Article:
I skipped reading the main page of the newspaper. Since Mangalyan’s success two days back, the only news the newspaper carried was about it and I was seriously fed up. As I turned the page a picture caught my eye and I turned it back again.
The picture was of the female scientists involved in the Mars mission. And one lady looked very familiar. I peered more closely. Yes it looked like Kamakshi’s mother. But then Kamakshi’s mother looked like that some twenty years back. And what was she doing in this Mars mission? And also she was a housewife, when did she become a scientist?
And then it stuck me. This must be Kamakshi herself!!
I was having a grand time in Mysore. It was the first time I was living away from my family and I was having a grand time. Yes, I did miss my mothers cooking and my fathers pampering but I was happy that I was far away from the iron discipline of my granny.
And my classmates were kind too. Most of them were day scholars. While one brought some books to read, another brought me home food and so on. While we were busy having a good time, there was Kamakshi. It was obvious that she came from a lower middle class family as she had just two sets of clothes which she wore alternatively. Her hair used to be oiled every day and plaited very neatly into two. She always brought her tiffin and whats more always got something for me because I didn’t get to eat home food. The food was a simple citranna(lemon rice) or uppit(upma) but always very delicious.
And while we would scamper away to have a churmuri(bhelpuri), she rarely did. Obviously the seven rupees a plate was expensive for her. It seemed her father who was a clerk in one of the offices was the sole breadwinner for a family of ten. So it was but natural that the seven odd rupees were a princely sum to her. Sometimes I would force her to come and have some churmuri with us. At that time she would just have soutekayi churmuri which was about five rupees. I suppose it was a bit easy for her to swallow her pride for five rupees than the normal seven rupees churmuri.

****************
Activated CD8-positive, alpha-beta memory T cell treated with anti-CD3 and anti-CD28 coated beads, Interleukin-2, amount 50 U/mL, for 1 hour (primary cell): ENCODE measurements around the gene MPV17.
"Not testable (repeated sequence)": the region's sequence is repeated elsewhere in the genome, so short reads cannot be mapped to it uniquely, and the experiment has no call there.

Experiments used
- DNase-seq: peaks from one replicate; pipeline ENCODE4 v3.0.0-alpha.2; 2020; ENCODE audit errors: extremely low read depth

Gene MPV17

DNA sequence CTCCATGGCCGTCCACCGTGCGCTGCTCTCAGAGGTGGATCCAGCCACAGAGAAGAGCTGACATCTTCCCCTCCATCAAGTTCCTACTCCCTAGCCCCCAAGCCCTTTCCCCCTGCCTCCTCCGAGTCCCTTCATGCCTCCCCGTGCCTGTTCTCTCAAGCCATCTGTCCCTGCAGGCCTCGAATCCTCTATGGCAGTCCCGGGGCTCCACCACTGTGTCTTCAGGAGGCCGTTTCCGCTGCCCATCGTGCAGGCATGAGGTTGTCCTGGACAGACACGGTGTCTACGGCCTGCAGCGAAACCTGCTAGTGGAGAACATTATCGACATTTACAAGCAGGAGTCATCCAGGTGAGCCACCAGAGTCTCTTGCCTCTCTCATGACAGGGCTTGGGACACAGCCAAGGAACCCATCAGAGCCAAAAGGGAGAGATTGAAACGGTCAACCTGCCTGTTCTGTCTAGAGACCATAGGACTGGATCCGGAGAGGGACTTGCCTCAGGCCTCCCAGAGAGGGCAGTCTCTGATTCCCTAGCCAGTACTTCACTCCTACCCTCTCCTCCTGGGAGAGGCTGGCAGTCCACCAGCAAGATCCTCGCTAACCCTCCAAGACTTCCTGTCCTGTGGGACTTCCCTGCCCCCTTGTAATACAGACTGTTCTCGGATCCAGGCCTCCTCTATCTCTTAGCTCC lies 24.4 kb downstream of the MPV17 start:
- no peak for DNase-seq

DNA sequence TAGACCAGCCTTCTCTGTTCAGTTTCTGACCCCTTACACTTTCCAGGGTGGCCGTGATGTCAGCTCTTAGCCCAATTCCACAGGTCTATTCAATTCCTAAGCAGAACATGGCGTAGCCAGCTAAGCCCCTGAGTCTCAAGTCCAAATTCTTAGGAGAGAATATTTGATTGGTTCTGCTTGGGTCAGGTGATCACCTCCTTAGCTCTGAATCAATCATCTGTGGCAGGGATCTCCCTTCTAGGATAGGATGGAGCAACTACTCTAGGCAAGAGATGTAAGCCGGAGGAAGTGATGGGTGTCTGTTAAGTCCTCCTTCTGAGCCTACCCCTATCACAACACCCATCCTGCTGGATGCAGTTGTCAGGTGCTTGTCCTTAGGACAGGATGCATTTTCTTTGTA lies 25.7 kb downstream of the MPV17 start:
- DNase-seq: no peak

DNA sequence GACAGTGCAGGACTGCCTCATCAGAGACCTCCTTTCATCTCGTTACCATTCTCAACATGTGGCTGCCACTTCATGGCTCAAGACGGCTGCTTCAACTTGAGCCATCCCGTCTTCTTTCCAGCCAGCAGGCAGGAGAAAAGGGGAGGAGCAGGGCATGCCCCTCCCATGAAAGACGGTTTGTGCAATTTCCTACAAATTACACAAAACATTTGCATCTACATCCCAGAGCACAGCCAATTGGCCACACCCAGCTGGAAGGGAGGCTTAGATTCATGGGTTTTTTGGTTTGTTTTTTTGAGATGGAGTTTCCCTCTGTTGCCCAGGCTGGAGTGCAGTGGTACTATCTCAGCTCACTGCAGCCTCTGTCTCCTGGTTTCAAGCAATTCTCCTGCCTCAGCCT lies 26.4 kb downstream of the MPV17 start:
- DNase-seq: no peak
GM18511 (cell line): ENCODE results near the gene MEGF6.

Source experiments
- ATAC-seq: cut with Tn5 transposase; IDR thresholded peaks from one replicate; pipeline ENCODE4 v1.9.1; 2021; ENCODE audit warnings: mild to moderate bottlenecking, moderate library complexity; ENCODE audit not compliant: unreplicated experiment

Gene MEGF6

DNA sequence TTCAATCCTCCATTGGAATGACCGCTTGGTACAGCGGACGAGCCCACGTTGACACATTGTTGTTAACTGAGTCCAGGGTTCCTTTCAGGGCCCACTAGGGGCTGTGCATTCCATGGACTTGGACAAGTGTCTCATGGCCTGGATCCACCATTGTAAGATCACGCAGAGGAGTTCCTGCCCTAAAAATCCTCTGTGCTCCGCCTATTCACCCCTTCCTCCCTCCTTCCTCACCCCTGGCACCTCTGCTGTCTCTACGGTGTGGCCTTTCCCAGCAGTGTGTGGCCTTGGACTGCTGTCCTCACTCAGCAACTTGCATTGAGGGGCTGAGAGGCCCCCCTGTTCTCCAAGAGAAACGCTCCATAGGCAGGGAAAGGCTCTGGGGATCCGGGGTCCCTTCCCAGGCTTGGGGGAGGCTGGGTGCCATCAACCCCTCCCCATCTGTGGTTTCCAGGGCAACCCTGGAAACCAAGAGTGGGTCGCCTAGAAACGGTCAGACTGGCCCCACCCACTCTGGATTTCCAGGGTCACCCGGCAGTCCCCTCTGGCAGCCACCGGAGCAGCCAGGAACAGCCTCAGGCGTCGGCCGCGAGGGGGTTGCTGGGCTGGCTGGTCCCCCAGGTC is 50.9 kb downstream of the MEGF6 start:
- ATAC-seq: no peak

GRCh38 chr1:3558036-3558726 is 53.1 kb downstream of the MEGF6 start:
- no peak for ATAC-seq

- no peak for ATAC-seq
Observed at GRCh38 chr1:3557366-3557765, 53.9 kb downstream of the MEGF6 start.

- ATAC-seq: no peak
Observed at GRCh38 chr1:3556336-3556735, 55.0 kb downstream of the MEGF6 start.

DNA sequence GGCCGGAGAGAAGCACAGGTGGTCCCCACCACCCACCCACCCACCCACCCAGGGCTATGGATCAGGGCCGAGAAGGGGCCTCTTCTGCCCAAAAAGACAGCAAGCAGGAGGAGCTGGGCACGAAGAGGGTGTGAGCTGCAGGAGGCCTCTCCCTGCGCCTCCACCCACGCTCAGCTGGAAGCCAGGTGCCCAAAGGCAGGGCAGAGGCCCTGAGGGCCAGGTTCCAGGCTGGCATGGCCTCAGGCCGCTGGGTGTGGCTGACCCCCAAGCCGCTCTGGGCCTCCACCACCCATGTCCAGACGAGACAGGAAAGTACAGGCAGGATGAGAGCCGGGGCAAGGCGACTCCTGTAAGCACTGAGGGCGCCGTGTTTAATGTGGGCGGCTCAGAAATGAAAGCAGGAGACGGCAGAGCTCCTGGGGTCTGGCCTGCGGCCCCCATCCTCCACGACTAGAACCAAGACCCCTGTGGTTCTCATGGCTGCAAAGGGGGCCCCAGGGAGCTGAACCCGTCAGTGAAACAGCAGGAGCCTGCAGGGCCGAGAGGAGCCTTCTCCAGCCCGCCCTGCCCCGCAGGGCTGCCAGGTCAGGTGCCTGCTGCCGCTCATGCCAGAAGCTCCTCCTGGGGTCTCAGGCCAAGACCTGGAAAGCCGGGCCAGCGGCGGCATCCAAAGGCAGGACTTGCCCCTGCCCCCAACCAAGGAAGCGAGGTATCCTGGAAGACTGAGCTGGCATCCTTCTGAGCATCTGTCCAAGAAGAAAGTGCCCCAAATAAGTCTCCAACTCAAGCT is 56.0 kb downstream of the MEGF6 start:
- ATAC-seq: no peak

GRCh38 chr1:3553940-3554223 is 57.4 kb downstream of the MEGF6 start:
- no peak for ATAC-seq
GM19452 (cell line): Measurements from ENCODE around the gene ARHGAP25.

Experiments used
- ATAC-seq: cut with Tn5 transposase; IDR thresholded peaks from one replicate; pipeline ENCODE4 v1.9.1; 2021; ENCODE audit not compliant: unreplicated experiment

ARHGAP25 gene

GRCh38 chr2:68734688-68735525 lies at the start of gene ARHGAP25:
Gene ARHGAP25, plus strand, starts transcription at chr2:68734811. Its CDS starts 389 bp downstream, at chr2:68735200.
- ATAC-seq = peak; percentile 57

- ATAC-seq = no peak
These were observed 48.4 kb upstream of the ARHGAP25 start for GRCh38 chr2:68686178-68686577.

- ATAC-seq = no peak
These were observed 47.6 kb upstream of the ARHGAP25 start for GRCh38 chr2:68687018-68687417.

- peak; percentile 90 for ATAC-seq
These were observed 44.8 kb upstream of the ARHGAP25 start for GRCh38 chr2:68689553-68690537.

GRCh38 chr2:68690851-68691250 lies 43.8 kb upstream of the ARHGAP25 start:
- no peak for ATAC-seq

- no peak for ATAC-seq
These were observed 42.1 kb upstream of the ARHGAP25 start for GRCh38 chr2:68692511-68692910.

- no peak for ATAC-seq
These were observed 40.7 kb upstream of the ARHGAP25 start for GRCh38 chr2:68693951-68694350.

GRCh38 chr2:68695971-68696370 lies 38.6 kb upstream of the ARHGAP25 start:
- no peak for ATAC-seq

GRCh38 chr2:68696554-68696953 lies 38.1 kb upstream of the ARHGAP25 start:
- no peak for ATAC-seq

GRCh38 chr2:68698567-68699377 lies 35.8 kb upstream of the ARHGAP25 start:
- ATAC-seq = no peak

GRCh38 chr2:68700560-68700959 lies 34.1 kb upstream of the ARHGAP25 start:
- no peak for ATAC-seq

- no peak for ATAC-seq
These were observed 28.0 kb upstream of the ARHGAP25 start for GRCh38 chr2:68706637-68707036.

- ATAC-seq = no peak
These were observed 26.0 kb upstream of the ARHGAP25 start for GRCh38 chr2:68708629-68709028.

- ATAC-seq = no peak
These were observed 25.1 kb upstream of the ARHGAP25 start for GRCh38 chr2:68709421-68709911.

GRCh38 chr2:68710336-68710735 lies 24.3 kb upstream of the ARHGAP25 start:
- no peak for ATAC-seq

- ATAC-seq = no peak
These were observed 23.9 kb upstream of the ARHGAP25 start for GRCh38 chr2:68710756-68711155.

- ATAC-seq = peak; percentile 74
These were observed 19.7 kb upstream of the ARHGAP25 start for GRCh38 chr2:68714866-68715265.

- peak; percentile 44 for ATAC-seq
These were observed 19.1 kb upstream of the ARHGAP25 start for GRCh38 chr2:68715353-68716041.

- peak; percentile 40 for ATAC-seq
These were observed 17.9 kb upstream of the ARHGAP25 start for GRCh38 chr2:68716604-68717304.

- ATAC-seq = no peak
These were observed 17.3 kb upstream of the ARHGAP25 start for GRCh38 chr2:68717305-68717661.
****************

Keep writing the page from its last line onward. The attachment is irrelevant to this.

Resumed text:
I had been to her place a couple of times. Once was during navratri and another just like that. They treated me with so much love that it brought tears to my eyes and reminded me of home.
But after that Kamakshi became distant. Reason being that she started giving tuitions. Her younger brother was a slow learner and needed some extra coaching and it was either his education or hers which could be financed by her father. Kamakshi decided to finance her own education.
One day when she was looking very weak and it seemed she would just fall, I forced her to have some churmuri with me.
‘Hey Kami’, Meena said, ‘When will you treat us, it is always us who treat you’. Meena was the one who always came second while Kamakshi was always first. Meena was obviously hurting at the fact that in the recent test, again it was Kamakshi who had come first.
Kamaskshi’s pride was hurt. While the tears hurt her, she quietly ate the soutekayi churmuri pushing it down with large gulps of water. I pounced on Meena as soon as Kamaskshi left. ‘Didn’t I say the truth, she is a free loader, isn’t she?’, said Meena
After that she became more distant. I would see her walking to college and back. Why she didn’t come by bus, I could very well understand. Maybe she had lost some of her tuitions and so was walking to and fro to save money.
After about three months she stayed back after college, came towards us and said shyly, ‘today is my birthday’
As we gathered to sing and embrace her, she announced, I want to treat you today with some churmuri, And while we protested, she took the ten of us to have some.
That day the shurmuri was extra special for it had the taste of her sacrifice.
I picked up the phone and called Datta Uncle. Datta Uncle had been my father’s PA and now was my PA too. ‘Uncle just find out from the picture in the front page of today’s newspaper, if the lady in pink saree is Kamakshi. If yes, find out her phone number and address’.
I got the reply in the affirmative some two hours later.
I picked up my mobile and dialled her number. ‘Care for some churmuri’, I asked.